Poison Ivy Anyone?
Poison Ivy; one of humans' biggest nemeses. This is the most common toxic plant known to man.
Approximately 90% of the population has an allergic sensitivity to it whether it is slight or severe.
There are very few people who haven't experienced the wrath of this deviant plant; those who have
are all too willing to head the warnings. The best way to avoid being affected is to avoid it at all costs.
Welcome to Poison Ivy 101. This is the lesson that will teach you what it looks like, what it actually
does, how it works and what to do if you happen to come into contact with it by accident. Buckle up
and pay attention because this could save you a lot of discomfort...you'll thank me for this later.
It is actually the sap the plant produces that evokes such a violent reaction. Some refer to this sap as oil;
it doesn't matter what you call it, it can still wreak havoc. Even up to five years, the oil can still be viable
if not properly disposed of. This oil is called URUSHIOL. It only takes one billionth of a gram to evoke
itching and blisters; this means that the amount of oil on the head of a pin can infect 500 people that are
considered very sensitive. Smoke caused by burning poison ivy can carry the oil and cause irritation to
100% of the body, including the lungs if the smoke is inhaled. This oil is in every part of the plant; the
stems, leaves,flowers, berries and roots. Although the allergic reactions do not affect everyone, you can
develop a sensitivity at any stage throughout your life. Also there are the few people that are so allergic
that their eyes will swell shut and blisters will erupt... this is considered an EMERGANCY and should be
taken to hospital immediately! This is a rare occurrence but should be dully noted; just in case.
So now that I have your attention, let us talk about how to identify it and know what we are dealing with:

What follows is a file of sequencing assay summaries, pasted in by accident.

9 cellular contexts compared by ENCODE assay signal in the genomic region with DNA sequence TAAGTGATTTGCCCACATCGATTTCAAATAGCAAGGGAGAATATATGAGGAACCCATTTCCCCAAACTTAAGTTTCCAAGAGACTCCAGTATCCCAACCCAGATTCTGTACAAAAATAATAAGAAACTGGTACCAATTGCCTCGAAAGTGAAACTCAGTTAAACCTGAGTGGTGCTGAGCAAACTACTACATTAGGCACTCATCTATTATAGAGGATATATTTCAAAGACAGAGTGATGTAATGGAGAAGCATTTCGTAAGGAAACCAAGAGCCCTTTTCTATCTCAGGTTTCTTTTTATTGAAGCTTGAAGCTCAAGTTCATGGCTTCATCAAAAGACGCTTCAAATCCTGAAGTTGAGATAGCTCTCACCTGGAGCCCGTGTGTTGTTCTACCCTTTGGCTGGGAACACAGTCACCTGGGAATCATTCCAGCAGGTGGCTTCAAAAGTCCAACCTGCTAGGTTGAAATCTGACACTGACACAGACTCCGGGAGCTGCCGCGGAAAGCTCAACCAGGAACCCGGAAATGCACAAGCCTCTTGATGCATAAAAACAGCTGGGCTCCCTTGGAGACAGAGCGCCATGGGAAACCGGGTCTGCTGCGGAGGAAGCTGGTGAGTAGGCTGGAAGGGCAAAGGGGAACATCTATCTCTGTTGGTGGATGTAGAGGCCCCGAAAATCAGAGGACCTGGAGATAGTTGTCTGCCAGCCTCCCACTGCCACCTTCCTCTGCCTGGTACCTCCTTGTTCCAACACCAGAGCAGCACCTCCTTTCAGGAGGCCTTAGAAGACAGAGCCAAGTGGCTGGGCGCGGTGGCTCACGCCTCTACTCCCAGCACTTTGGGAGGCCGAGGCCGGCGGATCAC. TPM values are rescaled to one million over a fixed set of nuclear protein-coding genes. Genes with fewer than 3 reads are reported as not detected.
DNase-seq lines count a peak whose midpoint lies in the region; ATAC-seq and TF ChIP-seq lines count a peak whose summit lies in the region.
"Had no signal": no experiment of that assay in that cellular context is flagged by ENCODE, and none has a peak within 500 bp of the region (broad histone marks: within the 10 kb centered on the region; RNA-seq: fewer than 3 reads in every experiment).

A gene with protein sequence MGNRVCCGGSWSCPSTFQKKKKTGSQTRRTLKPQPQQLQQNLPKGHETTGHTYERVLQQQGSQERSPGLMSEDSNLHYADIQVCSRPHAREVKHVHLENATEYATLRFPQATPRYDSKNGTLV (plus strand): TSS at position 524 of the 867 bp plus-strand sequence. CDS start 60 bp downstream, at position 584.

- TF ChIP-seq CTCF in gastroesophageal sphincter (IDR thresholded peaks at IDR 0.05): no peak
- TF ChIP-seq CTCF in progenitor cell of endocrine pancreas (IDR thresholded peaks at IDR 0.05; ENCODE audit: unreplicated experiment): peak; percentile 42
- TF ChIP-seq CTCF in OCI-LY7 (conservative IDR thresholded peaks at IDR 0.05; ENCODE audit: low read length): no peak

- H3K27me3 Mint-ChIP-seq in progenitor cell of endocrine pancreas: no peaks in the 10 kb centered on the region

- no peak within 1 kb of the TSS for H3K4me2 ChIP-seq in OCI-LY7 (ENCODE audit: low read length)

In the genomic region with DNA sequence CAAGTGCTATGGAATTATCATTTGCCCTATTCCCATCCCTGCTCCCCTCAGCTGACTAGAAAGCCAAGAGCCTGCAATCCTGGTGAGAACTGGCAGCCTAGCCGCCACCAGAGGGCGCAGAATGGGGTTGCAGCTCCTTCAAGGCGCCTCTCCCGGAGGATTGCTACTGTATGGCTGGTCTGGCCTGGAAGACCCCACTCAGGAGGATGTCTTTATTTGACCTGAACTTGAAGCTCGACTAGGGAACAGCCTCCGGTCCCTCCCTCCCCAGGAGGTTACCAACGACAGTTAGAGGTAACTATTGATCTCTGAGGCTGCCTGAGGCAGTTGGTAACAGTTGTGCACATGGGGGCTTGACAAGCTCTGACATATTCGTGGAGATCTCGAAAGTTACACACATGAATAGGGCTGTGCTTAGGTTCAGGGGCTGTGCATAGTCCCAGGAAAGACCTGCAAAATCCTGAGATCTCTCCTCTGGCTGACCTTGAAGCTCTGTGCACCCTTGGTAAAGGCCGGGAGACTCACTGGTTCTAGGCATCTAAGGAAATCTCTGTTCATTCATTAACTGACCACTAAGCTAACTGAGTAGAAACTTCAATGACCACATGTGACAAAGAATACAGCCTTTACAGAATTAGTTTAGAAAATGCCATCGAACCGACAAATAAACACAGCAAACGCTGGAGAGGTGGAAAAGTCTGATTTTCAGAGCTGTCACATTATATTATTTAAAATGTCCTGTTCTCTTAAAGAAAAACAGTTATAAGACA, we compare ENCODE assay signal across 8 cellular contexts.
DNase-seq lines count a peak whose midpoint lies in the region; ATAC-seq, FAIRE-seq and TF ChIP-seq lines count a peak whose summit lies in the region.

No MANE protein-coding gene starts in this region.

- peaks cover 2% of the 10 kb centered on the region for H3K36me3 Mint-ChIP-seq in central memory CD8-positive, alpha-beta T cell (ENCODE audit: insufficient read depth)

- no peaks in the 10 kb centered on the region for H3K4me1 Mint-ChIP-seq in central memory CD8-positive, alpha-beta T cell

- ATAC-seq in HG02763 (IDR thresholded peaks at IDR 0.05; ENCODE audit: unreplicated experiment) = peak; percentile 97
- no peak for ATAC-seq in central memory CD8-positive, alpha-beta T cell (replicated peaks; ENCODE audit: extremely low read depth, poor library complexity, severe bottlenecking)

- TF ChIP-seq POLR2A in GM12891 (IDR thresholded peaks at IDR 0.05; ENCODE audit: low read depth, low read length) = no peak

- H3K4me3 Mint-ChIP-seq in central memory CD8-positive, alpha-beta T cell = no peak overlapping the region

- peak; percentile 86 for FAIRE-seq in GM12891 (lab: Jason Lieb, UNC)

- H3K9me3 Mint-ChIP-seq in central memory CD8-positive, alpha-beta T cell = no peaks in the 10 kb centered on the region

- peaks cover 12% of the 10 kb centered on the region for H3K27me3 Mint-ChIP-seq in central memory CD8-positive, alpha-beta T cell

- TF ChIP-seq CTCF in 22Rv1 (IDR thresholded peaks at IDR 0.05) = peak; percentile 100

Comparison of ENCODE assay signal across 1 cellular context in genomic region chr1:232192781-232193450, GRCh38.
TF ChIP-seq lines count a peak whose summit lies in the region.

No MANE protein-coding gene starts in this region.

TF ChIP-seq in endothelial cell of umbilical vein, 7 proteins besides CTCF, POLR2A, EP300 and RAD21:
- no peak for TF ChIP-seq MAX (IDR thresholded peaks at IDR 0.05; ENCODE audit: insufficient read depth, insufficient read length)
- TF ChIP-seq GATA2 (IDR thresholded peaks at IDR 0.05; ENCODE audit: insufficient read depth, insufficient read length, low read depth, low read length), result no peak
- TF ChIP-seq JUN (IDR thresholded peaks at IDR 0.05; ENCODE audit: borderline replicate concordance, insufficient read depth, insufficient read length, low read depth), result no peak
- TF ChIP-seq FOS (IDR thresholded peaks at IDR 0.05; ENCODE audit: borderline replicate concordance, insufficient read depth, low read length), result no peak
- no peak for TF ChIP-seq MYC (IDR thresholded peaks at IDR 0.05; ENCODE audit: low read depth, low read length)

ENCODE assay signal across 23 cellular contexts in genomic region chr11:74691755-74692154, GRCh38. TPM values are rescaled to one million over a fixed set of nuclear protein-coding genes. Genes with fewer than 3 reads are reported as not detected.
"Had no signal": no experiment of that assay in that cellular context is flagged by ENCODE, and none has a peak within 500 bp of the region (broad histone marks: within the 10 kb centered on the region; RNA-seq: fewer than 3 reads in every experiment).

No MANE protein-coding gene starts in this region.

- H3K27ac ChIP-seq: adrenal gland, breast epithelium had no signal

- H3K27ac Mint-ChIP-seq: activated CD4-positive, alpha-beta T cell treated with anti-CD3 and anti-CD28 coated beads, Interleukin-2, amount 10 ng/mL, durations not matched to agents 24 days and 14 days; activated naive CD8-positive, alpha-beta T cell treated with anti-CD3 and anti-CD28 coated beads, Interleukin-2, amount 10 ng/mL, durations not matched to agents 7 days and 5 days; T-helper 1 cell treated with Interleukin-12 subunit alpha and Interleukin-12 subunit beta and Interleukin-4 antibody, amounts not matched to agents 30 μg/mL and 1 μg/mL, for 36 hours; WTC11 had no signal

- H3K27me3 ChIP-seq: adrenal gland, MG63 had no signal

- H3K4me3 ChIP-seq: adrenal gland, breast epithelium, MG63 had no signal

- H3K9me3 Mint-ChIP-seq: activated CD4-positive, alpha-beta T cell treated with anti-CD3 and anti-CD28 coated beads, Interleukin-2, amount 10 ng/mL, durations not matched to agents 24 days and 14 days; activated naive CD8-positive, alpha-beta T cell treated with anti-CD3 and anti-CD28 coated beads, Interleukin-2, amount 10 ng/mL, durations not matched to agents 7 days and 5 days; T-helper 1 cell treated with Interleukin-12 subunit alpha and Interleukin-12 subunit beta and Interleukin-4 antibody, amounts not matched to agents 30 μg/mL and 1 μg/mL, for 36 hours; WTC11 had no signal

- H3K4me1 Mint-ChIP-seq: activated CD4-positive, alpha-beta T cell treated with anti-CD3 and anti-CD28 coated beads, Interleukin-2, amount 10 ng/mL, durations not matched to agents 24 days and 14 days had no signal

POISON IVY: Toxicodendron radicans
- Clusters of 3 shiny dark green leaves with irregular edges.
- A perennial woody vine that can spread by seed or by creeping rootstocks.
- White blossoms in early-mid spring.
- Leaves turn bright red in fall.
- White berries persist through winter.
- Most common east of Rockies= HERE!
- Can be in full sun to full shade...anywhere in fact.
First time sufferers may not see results right away; it may take anywhere from seven to ten days before
any symptoms start showing. The reactions will show faster the more frequently you are exposed and
symptoms can also intensify. What happens is that your skin reacts to the oil which causes the blood
vessels to develop gaps that leak fluids. This is where the oozing comes in. The skin will blister and fill
with fluid. It is not recommended to pick, scratch or deliberately open blisters to relieve the fluid; this
could cause infection which in turn will slow the healing time. If popping the blisters is a must than
please have a doctor do it. Contrary to popular belief, Urushiol will not spread if rash or blisters are
scratched; it will only spread if there is oil remaining on your hands from not being thoroughly washed.
Once it is discovered that contact has been made with this plant, you must take action right away. If
possible, wash skin with rubbing alcohol or soap and then rinse thoroughly with water within 15
minutes of contact. Please be aware that if you remain in the sun after washing with rubbing alcohol
you are more at risk to burn. Do not use a washcloth because this will spread the urushiol. Wash
anything else that may have also come in contact such as: dog, cat, clothes,sports equipment, shoes
and bags. This will decrease further reactions. Then it is the wait game for the damage to surface.
Be armed with calamine lotion to help neutralize the oil. As it dries it will soak up any fluids. Sounds
great huh? Poison Oak and Sumac are from the same family and also produce Urushiol, therefore,
the reaction and treatments are similar. If there is any advice to listen to and live by it is the age old
"LEAVES OF THREE, LEAVE THEM BE!" Trust me it works.